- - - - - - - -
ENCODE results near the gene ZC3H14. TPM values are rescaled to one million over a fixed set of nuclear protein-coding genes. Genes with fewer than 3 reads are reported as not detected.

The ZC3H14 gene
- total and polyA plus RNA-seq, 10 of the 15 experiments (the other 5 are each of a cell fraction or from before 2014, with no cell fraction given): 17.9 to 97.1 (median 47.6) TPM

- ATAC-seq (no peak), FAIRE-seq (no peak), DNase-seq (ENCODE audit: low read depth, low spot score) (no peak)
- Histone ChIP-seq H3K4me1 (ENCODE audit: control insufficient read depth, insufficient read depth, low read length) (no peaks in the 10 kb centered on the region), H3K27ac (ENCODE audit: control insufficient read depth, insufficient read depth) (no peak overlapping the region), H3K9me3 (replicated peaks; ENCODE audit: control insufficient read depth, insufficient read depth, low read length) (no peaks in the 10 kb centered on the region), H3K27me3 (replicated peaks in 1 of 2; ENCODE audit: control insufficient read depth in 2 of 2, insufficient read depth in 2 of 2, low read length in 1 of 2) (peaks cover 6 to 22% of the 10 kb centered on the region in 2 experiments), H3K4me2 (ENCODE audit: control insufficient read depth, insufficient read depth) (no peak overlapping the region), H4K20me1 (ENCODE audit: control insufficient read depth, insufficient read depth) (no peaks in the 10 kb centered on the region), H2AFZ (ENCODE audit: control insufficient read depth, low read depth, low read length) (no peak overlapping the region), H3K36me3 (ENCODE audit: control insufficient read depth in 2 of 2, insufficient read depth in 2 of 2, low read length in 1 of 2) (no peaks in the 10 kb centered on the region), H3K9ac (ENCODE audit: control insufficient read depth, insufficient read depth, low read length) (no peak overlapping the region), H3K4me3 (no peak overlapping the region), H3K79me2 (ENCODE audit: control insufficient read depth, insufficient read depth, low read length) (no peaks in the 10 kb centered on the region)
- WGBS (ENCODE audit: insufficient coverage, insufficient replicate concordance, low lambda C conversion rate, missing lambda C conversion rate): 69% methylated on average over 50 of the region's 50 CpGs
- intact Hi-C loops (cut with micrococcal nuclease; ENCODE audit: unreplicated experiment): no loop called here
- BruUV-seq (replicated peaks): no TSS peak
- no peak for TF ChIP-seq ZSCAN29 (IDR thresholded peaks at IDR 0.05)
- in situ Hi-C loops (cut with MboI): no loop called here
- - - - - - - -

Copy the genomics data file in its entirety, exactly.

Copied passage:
ENCODE results near the gene ZC3H14. TPM values are rescaled to one million over a fixed set of nuclear protein-coding genes. Genes with fewer than 3 reads are reported as not detected.

The ZC3H14 gene
- total and polyA plus RNA-seq, 10 of the 15 experiments (the other 5 are each of a cell fraction or from before 2014, with no cell fraction given): 17.9 to 97.1 (median 47.6) TPM

- ATAC-seq (no peak), FAIRE-seq (no peak), DNase-seq (ENCODE audit: low read depth, low spot score) (no peak)
- Histone ChIP-seq H3K4me1 (ENCODE audit: control insufficient read depth, insufficient read depth, low read length) (no peaks in the 10 kb centered on the region), H3K27ac (ENCODE audit: control insufficient read depth, insufficient read depth) (no peak overlapping the region), H3K9me3 (replicated peaks; ENCODE audit: control insufficient read depth, insufficient read depth, low read length) (no peaks in the 10 kb centered on the region), H3K27me3 (replicated peaks in 1 of 2; ENCODE audit: control insufficient read depth in 2 of 2, insufficient read depth in 2 of 2, low read length in 1 of 2) (peaks cover 6 to 22% of the 10 kb centered on the region in 2 experiments), H3K4me2 (ENCODE audit: control insufficient read depth, insufficient read depth) (no peak overlapping the region), H4K20me1 (ENCODE audit: control insufficient read depth, insufficient read depth) (no peaks in the 10 kb centered on the region), H2AFZ (ENCODE audit: control insufficient read depth, low read depth, low read length) (no peak overlapping the region), H3K36me3 (ENCODE audit: control insufficient read depth in 2 of 2, insufficient read depth in 2 of 2, low read length in 1 of 2) (no peaks in the 10 kb centered on the region), H3K9ac (ENCODE audit: control insufficient read depth, insufficient read depth, low read length) (no peak overlapping the region), H3K4me3 (no peak overlapping the region), H3K79me2 (ENCODE audit: control insufficient read depth, insufficient read depth, low read length) (no peaks in the 10 kb centered on the region)
- WGBS (ENCODE audit: insufficient coverage, insufficient replicate concordance, low lambda C conversion rate, missing lambda C conversion rate): 69% methylated on average over 50 of the region's 50 CpGs
- intact Hi-C loops (cut with micrococcal nuclease; ENCODE audit: unreplicated experiment): no loop called here
- BruUV-seq (replicated peaks): no TSS peak
- no peak for TF ChIP-seq ZSCAN29 (IDR thresholded peaks at IDR 0.05)
- in situ Hi-C loops (cut with MboI): no loop called here